4. a distance. It's a long way to the school; The nearest shops are only a short way away.
5. a method or manner. What is the easiest way to write a book?; I know a good way of doing it; He's got a funny way of talking; This is the quickest way to chop onions.
6. an aspect or side of something. In some ways this job is quite difficult; In a way I feel sorry for him.
7. a characteristic of behaviour; a habit. He has some rather unpleasant ways.
8. used with many verbs to give the idea of progressing or moving. He pushed his way through the crowd; They soon ate their way through the food.
adverb
(especially American) by a long distance or time; far. The winner finished the race way ahead of the other competitors; It's way past your bedtime.
ˈwayfarer noun
a traveller, especially on foot.
ˈwayside noun
the side of a road, path etc. We can stop by the wayside and have a picnic; (also adjective) a wayside inn.
be/get on one's way
to start or continue a walk, journey etc. Well, thanks for the cup of tea, but I must be on my way now.
by the way
incidentally, in passing, while I remember etc. By the way, did you know he was getting married?
fall by the wayside
(of projects, ideas etc) to be abandoned; to fail.
get/have one's own way
to do, get etc what one wants. You can't always have your own way.
get into / out of the way of (doing) something
to become accustomed to (not) doing; to get into / out of the habit of doing. They got into the way of waking up late when they were on holiday.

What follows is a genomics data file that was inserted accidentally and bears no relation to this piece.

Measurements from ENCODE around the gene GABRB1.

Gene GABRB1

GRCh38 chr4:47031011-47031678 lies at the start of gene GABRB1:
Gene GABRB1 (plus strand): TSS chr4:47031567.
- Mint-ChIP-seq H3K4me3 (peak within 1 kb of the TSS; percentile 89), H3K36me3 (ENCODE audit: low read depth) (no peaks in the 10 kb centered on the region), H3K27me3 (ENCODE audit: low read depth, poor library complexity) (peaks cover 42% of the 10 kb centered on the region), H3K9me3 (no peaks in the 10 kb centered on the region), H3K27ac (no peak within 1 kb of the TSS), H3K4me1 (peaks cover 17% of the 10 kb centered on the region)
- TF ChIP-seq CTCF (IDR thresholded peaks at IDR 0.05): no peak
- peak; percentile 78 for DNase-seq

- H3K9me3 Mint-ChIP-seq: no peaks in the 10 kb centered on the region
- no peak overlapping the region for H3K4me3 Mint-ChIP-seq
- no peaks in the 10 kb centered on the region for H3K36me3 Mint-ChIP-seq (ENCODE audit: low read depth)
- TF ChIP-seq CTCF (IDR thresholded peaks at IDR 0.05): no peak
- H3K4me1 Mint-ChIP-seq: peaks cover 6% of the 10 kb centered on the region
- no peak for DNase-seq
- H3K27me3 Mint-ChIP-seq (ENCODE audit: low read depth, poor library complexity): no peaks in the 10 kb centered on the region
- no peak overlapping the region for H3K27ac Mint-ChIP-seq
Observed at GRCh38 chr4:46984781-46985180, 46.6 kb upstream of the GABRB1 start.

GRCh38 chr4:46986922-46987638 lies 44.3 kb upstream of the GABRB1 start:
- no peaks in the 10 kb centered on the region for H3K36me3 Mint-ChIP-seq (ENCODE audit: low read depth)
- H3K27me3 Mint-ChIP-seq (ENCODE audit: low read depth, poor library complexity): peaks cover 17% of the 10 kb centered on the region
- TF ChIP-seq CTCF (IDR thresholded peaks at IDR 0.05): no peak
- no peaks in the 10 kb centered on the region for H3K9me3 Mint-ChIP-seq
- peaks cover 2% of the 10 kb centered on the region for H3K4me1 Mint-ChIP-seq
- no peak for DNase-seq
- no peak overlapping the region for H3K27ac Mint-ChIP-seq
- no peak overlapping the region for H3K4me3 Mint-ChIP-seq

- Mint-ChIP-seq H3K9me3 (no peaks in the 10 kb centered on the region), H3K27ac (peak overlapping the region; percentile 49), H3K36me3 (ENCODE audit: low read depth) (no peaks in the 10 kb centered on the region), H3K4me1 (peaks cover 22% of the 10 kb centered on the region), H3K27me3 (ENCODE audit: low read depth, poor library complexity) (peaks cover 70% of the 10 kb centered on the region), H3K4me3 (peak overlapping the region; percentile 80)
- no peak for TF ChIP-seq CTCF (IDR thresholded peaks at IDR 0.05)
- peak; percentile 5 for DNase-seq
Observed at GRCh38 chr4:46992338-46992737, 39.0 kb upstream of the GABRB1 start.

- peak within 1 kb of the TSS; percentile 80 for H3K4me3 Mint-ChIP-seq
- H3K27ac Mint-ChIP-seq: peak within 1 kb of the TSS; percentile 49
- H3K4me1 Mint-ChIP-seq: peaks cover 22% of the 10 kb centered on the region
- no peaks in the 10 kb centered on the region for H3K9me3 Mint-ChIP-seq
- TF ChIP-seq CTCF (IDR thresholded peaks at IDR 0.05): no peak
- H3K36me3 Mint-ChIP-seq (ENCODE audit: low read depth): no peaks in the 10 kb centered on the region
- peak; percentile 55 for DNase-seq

go out of one's way
to do more than is really necessary. He went out of his way to help us.
have a way with
to be good at dealing with or managing. She has a way with children.
have it one's own way
to get one's own way. Oh, have it your own way – I'm tired of arguing.
in a bad way
unwell; in poor condition. The patient is in a bad way.
in/out of the/someone's way
(not) blocking someone's progress, or occupying space that is needed by someone. Don't leave your bicycle where it will get in the way of pedestrians; Will I be in the/your way if I work at this table?; `Get out of my way!' he said rudely.
lose one's way
to stop knowing where one is, or in which direction one ought to be going. I lost my way through the city.
make one's way
1. to go. They made their way towards the centre of the town.
2. to get on in the world.
make way (for)
to stand aside and leave room (for). The crowd parted to make way for the ambulance.
under way
moving, in progress etc. Her plans are under way.
way of life
a manner of spending one's life. I enjoy farming – it's a pleasant way of life.